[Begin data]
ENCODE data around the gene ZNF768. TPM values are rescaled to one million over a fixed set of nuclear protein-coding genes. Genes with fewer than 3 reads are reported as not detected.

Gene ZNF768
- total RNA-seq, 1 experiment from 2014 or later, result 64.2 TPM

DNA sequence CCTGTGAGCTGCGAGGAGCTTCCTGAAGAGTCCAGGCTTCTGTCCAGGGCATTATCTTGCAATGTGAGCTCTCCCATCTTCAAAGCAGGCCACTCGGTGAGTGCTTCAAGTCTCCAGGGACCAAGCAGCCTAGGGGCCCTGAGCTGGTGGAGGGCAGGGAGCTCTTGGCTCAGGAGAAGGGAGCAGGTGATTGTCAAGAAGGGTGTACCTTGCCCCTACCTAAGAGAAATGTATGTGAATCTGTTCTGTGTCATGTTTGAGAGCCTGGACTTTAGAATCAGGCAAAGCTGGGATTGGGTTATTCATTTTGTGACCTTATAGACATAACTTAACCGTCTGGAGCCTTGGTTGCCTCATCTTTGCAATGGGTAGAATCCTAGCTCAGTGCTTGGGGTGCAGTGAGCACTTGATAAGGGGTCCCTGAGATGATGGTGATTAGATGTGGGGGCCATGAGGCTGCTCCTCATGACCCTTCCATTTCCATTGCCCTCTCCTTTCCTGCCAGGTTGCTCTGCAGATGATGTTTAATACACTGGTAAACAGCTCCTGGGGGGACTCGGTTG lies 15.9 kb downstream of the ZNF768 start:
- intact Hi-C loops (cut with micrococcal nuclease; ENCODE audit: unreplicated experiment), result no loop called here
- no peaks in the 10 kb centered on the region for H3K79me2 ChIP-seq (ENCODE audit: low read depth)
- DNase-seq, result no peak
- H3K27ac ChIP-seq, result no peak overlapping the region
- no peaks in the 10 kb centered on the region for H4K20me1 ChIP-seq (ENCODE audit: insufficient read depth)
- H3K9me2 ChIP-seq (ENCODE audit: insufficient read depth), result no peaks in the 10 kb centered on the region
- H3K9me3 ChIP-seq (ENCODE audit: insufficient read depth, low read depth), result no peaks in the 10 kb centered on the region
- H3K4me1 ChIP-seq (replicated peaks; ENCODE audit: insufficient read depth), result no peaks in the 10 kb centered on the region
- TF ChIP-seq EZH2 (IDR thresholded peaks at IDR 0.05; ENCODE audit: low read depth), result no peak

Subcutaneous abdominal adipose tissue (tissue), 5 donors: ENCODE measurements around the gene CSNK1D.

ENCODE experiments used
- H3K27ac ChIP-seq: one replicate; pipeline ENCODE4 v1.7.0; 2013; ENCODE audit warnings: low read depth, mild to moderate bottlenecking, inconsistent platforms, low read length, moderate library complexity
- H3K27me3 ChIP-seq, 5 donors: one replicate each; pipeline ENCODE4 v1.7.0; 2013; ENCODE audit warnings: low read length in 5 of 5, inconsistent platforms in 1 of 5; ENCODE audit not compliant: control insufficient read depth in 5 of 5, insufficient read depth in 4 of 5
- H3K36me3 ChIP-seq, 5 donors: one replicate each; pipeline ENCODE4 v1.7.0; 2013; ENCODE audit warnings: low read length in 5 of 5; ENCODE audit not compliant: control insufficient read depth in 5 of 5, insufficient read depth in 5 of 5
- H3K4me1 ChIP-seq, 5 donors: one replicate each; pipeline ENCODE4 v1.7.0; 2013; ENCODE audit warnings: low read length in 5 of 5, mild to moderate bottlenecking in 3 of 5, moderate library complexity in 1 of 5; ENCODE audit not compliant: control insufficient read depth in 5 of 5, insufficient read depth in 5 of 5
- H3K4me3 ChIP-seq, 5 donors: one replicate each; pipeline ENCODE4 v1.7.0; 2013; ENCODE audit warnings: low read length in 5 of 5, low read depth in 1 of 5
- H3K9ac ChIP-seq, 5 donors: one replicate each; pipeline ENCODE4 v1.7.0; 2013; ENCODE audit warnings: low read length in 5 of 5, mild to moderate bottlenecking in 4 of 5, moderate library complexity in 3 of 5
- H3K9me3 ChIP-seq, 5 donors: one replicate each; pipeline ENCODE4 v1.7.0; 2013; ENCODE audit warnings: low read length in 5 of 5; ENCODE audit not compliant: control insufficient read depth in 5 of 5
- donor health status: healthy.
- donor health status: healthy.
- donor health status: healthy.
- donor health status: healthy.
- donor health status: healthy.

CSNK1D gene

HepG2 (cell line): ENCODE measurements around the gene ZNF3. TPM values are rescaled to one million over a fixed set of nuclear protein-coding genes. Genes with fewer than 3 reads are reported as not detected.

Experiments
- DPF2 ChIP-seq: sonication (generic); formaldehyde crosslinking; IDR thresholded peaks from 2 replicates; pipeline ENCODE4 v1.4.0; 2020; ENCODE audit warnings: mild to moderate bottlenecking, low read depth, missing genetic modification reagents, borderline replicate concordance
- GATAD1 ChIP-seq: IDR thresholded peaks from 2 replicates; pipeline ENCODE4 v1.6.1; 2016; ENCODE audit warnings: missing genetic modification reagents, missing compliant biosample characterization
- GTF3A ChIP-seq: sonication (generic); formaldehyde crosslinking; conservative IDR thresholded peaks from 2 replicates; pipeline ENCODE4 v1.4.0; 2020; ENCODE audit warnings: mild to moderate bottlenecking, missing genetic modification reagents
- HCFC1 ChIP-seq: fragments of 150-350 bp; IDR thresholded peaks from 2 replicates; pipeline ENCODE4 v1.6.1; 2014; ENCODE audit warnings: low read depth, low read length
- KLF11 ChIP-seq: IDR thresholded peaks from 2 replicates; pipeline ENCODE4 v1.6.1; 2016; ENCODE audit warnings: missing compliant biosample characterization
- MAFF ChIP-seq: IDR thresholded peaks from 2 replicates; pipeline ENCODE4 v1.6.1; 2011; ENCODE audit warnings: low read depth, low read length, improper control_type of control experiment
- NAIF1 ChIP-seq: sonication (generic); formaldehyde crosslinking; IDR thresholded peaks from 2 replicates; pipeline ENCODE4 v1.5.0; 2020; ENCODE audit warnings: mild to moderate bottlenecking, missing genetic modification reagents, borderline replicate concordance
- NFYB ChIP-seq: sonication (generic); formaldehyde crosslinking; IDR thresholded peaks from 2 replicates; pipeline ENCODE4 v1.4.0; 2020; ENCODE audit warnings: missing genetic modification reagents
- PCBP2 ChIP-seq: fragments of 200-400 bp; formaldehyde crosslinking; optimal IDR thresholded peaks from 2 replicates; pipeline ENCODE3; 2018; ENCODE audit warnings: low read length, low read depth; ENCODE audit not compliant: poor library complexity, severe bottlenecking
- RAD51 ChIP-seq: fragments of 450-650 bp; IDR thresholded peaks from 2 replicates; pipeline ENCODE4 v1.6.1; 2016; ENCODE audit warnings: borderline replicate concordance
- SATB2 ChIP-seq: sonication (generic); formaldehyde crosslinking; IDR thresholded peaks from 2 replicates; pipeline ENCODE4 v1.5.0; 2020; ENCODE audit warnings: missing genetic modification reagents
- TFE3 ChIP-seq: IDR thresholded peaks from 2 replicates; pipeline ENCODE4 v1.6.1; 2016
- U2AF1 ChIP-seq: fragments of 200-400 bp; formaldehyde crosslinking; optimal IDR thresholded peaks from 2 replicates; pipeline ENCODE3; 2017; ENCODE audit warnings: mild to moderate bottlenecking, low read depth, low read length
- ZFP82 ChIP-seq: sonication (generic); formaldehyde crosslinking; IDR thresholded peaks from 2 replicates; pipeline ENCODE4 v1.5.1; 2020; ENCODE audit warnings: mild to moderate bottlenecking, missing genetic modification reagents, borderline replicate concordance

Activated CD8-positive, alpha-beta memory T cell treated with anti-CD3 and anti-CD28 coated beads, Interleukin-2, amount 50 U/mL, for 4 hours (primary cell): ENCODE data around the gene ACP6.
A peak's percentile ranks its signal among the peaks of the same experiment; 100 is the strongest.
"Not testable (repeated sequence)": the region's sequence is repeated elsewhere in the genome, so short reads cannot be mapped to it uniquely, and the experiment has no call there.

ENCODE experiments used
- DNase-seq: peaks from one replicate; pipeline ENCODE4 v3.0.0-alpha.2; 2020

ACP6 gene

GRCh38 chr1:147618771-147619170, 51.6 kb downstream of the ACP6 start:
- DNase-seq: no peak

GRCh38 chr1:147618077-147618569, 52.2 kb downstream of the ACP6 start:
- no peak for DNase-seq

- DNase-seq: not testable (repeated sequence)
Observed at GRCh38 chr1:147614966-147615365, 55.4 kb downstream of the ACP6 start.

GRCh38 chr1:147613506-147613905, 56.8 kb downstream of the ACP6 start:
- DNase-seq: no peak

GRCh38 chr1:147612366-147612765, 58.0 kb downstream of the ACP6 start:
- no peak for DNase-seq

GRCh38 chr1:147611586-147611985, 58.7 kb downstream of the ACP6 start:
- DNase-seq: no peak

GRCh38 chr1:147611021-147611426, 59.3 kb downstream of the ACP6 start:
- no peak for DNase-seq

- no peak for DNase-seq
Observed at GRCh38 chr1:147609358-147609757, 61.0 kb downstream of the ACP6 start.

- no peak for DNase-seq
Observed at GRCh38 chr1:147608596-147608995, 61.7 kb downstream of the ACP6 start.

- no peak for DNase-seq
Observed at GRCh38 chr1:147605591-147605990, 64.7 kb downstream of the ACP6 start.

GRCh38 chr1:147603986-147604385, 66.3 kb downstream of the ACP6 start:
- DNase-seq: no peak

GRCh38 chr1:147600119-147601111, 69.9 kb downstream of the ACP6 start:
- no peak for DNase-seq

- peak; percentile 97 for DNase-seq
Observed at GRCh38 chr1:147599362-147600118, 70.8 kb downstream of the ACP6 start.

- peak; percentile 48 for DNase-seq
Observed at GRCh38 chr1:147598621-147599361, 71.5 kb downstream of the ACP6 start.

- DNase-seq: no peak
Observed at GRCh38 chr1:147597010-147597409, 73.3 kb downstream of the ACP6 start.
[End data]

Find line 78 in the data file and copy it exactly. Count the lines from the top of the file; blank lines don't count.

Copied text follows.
Observed at GRCh38 chr1:147598621-147599361, 71.5 kb downstream of the ACP6 start.